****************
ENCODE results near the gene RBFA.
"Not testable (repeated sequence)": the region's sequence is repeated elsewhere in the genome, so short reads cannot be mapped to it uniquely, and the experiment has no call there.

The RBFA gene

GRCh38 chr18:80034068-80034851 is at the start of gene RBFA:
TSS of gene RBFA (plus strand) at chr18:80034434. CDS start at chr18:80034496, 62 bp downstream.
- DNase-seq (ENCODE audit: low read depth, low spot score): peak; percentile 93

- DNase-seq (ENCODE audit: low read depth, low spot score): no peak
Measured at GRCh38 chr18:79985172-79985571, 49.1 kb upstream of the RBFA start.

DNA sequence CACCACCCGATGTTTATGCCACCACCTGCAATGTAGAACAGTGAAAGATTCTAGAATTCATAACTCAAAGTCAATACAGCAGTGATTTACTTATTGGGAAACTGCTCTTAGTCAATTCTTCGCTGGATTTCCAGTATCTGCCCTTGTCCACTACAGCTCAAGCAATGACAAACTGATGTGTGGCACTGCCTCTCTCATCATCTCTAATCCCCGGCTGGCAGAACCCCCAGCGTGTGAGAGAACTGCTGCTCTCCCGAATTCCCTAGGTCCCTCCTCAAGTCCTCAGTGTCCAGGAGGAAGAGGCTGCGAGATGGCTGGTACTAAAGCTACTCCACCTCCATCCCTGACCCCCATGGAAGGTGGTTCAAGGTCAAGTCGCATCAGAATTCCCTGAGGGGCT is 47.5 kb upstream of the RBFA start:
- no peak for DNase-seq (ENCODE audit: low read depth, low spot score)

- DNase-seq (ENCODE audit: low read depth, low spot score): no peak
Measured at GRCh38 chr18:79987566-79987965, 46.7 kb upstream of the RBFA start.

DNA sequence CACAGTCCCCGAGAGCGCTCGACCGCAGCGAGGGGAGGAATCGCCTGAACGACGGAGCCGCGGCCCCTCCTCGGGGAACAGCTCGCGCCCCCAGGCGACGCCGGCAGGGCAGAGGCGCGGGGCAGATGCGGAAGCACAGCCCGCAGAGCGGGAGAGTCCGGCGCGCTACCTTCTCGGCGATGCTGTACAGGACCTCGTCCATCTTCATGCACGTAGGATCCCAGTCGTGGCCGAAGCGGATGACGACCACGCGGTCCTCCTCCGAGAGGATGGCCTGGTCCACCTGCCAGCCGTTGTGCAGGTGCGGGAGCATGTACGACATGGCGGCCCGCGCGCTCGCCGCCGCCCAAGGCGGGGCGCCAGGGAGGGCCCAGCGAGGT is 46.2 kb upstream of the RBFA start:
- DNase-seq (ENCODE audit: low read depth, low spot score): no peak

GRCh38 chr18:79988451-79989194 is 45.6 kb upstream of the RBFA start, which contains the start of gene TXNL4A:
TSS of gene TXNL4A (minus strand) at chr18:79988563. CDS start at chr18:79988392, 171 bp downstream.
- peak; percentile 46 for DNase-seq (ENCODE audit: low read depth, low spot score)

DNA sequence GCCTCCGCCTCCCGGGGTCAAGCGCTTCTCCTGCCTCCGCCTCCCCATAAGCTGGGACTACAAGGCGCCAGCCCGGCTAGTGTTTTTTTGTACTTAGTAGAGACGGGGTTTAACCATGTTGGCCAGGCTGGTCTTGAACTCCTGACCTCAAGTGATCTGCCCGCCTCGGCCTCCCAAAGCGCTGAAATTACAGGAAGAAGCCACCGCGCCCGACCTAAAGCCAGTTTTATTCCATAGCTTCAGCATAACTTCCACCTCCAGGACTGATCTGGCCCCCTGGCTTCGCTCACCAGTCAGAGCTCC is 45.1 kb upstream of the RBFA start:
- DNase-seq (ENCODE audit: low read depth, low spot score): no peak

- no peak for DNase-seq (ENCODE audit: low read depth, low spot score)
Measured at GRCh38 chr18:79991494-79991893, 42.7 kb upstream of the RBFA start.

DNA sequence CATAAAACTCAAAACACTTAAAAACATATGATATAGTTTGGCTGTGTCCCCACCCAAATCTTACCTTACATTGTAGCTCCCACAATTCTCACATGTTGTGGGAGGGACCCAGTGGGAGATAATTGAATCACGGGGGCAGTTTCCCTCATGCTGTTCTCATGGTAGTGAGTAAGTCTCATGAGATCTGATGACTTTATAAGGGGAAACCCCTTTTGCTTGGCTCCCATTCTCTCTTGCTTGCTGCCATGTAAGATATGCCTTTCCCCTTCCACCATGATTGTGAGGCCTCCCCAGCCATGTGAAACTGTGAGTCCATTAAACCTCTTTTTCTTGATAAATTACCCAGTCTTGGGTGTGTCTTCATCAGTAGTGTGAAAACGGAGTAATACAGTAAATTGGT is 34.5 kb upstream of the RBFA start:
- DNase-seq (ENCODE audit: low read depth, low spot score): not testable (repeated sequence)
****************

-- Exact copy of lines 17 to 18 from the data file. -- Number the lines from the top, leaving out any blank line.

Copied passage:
- peak; percentile 46 for DNase-seq (ENCODE audit: low read depth, low spot score)

DNA sequence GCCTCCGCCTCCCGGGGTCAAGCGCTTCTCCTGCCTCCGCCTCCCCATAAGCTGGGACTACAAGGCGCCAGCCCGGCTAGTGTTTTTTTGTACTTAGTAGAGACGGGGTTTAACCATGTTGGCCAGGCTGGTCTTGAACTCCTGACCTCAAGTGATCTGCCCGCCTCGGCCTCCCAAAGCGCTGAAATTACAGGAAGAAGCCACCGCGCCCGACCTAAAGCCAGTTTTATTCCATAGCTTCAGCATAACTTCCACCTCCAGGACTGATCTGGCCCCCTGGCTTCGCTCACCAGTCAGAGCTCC is 45.1 kb upstream of the RBFA start: